Health Equity

‘ Our children have dramatically different life chances depending on where they were born…The poorest of the poor have high levels of illness and premature mortality…

…Social injustice is killing people on a grand scale.’ 

(World Health Organisation Commission on Social Determinants of Health; Closing the gap in a generation: health equity through action on the social determinants of health; 2008.)

Health equity is an issue between countries, within countries and in Australia, within states.  A report published by the South Australian Department of Health in 2004, included the following findings:

  •  Across the South Australian population as a whole, there are substantial inequalities in the distribution of aspects of health, wellbeing and education.

  • Aboriginal people as a group fare worse on all indicators for which data are available – unemployment, labour force participation, education, life expectancy, health risks, and so on – than non-Aboriginal South Australians.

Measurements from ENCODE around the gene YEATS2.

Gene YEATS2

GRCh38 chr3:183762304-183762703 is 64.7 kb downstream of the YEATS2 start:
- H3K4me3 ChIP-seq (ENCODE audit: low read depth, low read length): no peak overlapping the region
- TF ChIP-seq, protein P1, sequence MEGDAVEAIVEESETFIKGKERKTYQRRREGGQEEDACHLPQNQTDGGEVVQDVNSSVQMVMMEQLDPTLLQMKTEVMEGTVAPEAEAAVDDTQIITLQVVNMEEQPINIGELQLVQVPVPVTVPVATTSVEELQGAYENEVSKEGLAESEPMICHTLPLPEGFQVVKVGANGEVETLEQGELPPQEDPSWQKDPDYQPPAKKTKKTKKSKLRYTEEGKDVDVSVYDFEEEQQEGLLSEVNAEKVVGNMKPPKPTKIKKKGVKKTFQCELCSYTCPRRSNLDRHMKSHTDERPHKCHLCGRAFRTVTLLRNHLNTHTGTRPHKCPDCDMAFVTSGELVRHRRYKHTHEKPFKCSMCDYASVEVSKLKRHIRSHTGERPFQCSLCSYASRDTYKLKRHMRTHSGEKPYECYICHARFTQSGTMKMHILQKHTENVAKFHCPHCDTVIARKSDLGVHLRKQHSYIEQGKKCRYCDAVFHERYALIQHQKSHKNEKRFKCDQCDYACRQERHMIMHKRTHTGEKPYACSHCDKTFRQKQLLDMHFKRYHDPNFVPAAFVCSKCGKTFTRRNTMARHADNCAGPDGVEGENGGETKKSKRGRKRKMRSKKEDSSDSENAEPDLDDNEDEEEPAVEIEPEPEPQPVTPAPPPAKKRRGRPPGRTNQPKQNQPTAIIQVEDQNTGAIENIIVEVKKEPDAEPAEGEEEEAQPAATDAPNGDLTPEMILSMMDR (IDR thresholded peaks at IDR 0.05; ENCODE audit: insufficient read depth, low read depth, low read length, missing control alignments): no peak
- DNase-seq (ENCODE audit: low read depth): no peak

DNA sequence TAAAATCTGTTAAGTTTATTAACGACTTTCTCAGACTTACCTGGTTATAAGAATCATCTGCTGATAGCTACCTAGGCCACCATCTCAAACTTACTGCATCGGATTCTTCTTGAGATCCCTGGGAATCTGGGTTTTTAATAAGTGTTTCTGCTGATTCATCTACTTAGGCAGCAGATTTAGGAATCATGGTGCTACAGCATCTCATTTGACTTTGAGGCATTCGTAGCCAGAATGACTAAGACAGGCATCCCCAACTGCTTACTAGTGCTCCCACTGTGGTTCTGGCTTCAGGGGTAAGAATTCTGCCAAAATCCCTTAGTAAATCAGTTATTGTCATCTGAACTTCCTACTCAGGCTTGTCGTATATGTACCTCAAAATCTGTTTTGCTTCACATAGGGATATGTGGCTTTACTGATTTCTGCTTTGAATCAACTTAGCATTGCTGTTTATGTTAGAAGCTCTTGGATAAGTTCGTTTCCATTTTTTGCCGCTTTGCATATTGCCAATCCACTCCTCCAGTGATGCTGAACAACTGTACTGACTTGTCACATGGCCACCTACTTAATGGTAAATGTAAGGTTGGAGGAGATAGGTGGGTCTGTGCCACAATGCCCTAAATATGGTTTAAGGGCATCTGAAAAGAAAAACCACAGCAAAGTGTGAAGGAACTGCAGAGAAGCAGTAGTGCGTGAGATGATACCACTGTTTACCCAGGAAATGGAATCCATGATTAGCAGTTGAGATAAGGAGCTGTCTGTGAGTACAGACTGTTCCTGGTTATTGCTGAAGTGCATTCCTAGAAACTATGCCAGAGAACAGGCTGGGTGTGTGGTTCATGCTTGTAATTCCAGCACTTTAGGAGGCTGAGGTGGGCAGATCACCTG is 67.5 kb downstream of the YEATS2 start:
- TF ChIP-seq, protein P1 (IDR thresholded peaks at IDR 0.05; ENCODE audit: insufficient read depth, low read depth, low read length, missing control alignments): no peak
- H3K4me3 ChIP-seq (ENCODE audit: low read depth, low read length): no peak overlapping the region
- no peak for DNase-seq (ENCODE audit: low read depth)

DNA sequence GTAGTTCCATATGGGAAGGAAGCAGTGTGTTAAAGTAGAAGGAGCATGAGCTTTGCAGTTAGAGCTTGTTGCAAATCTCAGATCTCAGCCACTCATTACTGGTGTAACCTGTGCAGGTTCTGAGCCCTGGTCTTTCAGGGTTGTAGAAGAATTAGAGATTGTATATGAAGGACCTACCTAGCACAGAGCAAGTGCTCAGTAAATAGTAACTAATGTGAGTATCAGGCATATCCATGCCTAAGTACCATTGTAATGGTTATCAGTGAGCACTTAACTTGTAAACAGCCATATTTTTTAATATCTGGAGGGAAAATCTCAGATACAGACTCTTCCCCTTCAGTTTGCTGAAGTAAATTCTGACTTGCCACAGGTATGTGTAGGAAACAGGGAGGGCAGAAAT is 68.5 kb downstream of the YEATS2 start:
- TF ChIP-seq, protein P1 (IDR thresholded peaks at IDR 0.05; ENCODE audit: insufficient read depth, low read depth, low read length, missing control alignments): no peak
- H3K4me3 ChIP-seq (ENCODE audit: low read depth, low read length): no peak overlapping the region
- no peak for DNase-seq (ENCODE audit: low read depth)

The report goes on to say that,

‘There is now substantial evidence that wellbeing is the result of complex interactions in the social, economic, biological and ecological environments in which people live.  A lack of enabling social and environmental conditions result in poor outcomes for people.  However, if these environments are supportive, they provide a foundation for the developing of competence and skills that underpin learning, behaviour, health and wellbeing throughout life.’ (Hetzel, D.; Inequality in South Australia: Key Determinants of Wellbeing, Volume 1; Department of Health; 2004; pvii.)

This situation is avoidable and can be addressed through public policy in areas such as housing, education, employment and early childhood development.  These are also areas which are addressed by the various community service organisations and numerous congregations working in their local communities. 

You can learn more about the connections between social, economic and environment factors and community wellbeing by reading some of the following:

You can take action on these issues in the following ways:

  • Consider how your congregation or group might be able to respond to the wellbeing and inequity issues in your local community.  
  • Volunteer with a community organisation such as one of the UnitingCare organisations. 
  • Write to your local MP or local Council to raise issues of concern and advocate for change.

‘Access to quality housing and shelter and clean water and sanitation are human rights and basic needs for health living.’ 
(World Health Organisation, 2008 p6.)